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ejecting touchpad in USB-mode from linux host machine?
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Old 09/26/2011, 12:13 PM   #1 (permalink)
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I connected my touchpad to my linux machine and was able to browse the contents of the device without any problems.

When I was done I "ejected" the touchpad the same way I would do any other USB mass storage device. This appeared to work fine on the computer, but when I unplugged the cable the touchpad gave the "ouch" message saying to eject properly next time.

Does anyone know how to properly disconnect the device from a Linux machine?
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Old 09/26/2011, 12:38 PM   #2 (permalink)
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Open the terminal and enter

mount

You should get a list of all mounted devices including your touchpad.

To eject enter (maybe as user root)

umount /path/to/your/touchpad/mountpoint

By typing [mount] again, you can check that it's no longer in the list.
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Old 09/26/2011, 12:56 PM   #3 (permalink)
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I normally right click on the Touchpad Mount the Desktop and instead of clicking eject I click unmount.

following the person above me should also work. both will unmount on just requires you to type
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Old 09/26/2011, 04:43 PM   #4 (permalink)
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I work with linux for a living, I know how to mount/unmount/etc.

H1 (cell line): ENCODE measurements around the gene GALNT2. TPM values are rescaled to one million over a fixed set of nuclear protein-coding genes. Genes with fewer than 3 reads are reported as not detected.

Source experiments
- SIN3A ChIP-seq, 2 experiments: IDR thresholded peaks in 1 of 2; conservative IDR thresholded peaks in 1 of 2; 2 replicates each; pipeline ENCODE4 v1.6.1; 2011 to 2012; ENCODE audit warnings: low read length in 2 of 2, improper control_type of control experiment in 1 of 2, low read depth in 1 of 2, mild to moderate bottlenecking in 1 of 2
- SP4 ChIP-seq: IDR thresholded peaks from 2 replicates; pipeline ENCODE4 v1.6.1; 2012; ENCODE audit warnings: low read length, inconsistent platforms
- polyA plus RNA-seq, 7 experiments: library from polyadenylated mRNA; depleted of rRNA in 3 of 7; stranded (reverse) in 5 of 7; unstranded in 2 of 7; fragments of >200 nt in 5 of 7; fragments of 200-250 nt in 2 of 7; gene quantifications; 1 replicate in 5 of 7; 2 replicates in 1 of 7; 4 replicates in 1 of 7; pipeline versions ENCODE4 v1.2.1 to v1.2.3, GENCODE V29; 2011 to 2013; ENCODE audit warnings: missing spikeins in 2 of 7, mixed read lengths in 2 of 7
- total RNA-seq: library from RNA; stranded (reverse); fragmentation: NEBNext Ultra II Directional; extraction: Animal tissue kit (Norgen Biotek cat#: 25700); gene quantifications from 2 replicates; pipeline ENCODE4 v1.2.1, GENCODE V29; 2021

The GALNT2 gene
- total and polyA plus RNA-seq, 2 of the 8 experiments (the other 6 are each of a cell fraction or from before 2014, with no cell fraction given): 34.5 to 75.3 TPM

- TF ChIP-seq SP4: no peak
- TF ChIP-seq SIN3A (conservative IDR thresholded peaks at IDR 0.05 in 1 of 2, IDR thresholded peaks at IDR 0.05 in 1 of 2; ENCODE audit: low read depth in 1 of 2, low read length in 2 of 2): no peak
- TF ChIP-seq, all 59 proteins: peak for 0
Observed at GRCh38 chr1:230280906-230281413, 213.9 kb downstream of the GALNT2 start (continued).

I suspect that I ran into something akin to how under Windows you can't just hit the "remove hardware safely" button but you need to right-click the driver letter and pick "eject".

On my Fedora 14 desktop normally when I'm done with a USB mass storage device I click the USB icon and hit the eject button. This unmounts the drive. When I did this with the touchpad, the tablet complained.

Whether I unmount it via the commandline or hit the "safely remove" button, the touchpad remains in USB mode. At this point unplugging the USB cable triggers an "OWWW! That hurts!" message on the tablet.
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Old 09/26/2011, 05:30 PM   #5 (permalink)
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`eject /dev/sdX' will do the trick; you'll probably need to be root for that.
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Old 09/26/2011, 05:46 PM   #6 (permalink)
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I had kind of the opposite problem but maybe it's related. Recognizing the touchpad being plugged in was very unreliable. After some googling, I found that the BIOS "Legacy Floppy" setting being enabled seemed to screw up automounting devices. In my case, I restarted the computer to get into the BIOS setup and changed the "Floppy" setting to disabled instead of "Legacy Floppy", saved the change, shut down the PC (reboot didn't seem to fully do it) then once I started it back up all was well. I also read that "sudo modprobe -r floppy" might do the same thing but can't confirm. This may not be the same issue but thought it was worth mentioning since it might just be the flip side of a similar automount issue.